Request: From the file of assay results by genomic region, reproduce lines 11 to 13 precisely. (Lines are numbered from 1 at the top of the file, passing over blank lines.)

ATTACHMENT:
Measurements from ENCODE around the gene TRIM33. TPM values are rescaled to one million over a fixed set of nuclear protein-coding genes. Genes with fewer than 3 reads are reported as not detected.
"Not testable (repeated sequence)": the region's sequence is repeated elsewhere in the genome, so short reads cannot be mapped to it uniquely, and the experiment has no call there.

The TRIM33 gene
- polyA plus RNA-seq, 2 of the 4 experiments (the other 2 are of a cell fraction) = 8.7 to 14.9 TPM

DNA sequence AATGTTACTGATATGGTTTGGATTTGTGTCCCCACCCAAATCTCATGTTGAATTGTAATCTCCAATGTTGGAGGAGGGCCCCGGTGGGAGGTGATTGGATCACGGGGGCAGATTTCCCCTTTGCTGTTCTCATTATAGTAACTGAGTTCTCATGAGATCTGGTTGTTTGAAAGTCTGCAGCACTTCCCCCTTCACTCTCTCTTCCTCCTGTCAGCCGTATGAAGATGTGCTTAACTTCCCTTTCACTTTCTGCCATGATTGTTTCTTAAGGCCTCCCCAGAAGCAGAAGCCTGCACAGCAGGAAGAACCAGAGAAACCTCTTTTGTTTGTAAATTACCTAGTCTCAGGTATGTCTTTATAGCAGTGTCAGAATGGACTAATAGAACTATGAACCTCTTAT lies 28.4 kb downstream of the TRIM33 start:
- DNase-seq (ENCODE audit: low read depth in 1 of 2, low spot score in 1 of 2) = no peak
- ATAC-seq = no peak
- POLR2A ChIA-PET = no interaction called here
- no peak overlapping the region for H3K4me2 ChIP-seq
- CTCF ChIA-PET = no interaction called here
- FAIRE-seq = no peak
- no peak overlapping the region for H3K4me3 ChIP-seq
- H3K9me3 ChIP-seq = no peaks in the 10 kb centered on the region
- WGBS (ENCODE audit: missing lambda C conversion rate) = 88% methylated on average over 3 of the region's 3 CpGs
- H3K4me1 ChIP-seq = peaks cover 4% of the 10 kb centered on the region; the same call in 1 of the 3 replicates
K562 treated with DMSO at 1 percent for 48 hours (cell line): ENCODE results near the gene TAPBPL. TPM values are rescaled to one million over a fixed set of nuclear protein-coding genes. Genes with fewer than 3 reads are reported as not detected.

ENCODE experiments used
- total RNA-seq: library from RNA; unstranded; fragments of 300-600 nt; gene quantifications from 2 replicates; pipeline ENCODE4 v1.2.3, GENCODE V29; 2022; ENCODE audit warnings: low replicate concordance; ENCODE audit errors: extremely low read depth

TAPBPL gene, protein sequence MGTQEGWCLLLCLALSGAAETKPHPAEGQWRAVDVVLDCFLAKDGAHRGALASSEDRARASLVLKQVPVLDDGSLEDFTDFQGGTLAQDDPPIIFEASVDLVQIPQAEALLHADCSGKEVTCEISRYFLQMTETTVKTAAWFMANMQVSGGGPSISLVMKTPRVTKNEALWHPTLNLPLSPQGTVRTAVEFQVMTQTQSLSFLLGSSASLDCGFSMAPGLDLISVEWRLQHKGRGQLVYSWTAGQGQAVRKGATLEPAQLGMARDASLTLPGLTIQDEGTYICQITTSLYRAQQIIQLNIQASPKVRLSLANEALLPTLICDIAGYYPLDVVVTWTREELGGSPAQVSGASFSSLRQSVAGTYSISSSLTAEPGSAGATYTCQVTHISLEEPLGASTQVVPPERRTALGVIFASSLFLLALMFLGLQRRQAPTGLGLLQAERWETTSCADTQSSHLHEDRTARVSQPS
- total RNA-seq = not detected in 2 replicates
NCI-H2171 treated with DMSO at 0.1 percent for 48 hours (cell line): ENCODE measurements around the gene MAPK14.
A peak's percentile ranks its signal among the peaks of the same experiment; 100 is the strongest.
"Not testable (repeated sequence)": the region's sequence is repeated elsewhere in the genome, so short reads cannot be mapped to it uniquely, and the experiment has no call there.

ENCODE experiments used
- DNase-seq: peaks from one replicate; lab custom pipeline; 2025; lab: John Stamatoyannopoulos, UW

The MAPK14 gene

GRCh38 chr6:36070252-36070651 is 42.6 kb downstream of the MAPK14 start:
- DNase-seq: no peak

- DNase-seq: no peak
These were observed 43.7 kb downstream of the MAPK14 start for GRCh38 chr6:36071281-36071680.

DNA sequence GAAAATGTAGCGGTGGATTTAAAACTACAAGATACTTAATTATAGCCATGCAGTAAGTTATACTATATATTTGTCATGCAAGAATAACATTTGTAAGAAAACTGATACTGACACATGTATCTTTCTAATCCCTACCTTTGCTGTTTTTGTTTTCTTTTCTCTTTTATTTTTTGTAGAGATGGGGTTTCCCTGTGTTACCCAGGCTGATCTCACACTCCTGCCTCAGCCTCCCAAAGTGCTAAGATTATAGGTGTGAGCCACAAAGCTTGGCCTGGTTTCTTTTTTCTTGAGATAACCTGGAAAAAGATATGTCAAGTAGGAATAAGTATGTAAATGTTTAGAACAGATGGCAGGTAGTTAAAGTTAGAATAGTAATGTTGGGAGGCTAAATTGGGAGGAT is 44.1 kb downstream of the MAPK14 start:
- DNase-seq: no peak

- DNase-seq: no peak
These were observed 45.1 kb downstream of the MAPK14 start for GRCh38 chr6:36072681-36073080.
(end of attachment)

- FAIRE-seq = no peak
- no peak overlapping the region for H3K4me3 ChIP-seq
- H3K9me3 ChIP-seq = no peaks in the 10 kb centered on the region